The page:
Leishmania donovani infection of a susceptible host results in CD4+ T- cell apoptosis and decreased Th1 cytokine production

G. Das, H. Vohra, K. Rao, B. Saha, G. C. Mishra

Research output: Contribution to journalArticle

35 Scopus citations

Abstract

The disease visceral leishmaniasis is caused by a protozoan parasite, Leishmania donovani and is characterized by depressed cell-mediated immunity (CMI) and unhindered parasite growth in a susceptible host. The opposite trend is observed in a resistant host. However, the mechanism of this loss of CMI during the progressive disease is unknown as yet. In this report, we demonstrate that more than 40% of CD4+ T cells from a susceptible host undergo apoptosis resulting in a significant decrease in interleukin (IL)-2 and interferon (IFN)-γ secretion, leaving IL-4 secretion unaffected. These changes are not apparent in the case of CD4+ T cells derived from a resistant host. The data reported here suggest that experimental Leishmania donovani infection leads to selective deletion of the IL-2 and IFN-γ- secreting cells but not Th2-like cells in a susceptible but not a resistant host.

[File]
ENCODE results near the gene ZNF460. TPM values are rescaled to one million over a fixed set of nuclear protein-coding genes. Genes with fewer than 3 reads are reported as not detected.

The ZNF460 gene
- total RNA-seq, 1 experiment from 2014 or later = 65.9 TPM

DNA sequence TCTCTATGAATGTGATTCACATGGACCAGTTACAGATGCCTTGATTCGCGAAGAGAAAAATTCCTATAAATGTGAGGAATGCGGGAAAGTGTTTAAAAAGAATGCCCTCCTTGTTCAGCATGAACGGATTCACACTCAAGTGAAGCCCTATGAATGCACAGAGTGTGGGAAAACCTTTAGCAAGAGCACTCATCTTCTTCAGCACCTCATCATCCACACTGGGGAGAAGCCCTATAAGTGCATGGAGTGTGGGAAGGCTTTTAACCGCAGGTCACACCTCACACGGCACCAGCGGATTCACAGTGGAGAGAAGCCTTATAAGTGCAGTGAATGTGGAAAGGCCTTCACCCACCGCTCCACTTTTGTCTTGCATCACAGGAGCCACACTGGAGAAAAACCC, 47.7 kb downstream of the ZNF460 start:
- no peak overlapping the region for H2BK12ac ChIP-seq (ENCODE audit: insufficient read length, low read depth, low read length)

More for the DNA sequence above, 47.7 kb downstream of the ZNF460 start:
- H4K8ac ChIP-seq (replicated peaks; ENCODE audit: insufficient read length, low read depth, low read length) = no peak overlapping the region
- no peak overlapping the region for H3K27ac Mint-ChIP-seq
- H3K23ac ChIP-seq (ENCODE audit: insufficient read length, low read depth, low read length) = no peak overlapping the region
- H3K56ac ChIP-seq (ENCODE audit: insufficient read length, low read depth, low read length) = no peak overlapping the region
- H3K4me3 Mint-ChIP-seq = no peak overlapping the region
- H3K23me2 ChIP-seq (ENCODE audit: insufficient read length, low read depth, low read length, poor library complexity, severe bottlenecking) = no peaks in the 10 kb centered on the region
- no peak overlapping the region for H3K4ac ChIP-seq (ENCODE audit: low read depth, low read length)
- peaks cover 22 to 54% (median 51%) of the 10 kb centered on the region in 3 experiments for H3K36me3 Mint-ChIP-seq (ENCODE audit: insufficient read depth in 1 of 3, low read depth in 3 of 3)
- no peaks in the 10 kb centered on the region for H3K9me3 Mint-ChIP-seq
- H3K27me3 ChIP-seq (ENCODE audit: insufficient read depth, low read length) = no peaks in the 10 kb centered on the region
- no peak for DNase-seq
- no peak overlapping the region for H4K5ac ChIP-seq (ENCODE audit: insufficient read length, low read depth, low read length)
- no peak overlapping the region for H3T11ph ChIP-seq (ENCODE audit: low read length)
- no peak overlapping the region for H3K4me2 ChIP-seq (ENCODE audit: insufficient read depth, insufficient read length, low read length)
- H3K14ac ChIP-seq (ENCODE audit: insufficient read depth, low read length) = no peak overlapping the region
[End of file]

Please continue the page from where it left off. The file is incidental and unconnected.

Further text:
Original languageEnglish (US)
Pages (from-to)307-310
Number of pages4
JournalScandinavian Journal of Immunology
Volume49
Issue number3
DOIs
StatePublished - 1999

ASJC Scopus subject areas

  • Immunology

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